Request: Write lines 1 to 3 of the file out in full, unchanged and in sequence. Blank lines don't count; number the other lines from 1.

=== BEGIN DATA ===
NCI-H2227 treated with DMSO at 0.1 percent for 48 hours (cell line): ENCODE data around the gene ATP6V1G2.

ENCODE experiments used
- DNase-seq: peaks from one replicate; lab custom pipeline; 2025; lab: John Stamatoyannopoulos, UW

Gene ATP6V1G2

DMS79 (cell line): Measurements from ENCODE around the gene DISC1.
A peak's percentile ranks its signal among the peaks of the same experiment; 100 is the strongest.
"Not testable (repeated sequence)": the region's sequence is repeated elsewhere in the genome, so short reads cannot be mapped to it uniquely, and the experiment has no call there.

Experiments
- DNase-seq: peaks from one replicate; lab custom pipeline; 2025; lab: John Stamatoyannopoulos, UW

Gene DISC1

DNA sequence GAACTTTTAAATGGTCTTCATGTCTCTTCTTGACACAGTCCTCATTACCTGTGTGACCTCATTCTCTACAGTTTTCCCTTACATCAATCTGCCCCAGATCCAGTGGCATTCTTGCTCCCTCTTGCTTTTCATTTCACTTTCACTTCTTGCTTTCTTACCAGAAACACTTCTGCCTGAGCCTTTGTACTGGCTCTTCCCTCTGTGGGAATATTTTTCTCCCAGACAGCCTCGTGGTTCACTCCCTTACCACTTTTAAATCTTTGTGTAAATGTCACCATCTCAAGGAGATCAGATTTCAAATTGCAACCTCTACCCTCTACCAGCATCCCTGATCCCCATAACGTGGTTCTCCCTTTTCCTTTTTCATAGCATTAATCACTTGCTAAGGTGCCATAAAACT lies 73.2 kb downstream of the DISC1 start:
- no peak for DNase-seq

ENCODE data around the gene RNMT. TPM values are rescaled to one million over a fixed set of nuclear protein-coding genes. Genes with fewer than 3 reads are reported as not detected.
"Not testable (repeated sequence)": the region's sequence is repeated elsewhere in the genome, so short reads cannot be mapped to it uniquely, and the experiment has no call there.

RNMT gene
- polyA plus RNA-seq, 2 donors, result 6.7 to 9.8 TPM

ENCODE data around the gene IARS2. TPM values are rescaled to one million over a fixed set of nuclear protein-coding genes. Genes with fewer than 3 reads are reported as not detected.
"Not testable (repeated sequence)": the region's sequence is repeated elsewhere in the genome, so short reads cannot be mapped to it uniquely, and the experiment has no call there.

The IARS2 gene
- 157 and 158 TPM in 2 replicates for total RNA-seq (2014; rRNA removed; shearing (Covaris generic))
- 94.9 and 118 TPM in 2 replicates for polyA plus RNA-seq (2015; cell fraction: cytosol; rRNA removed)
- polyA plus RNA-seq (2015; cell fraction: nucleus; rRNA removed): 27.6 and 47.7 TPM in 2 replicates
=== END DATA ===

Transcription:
NCI-H2227 treated with DMSO at 0.1 percent for 48 hours (cell line): ENCODE data around the gene ATP6V1G2.

ENCODE experiments used
- DNase-seq: peaks from one replicate; lab custom pipeline; 2025; lab: John Stamatoyannopoulos, UW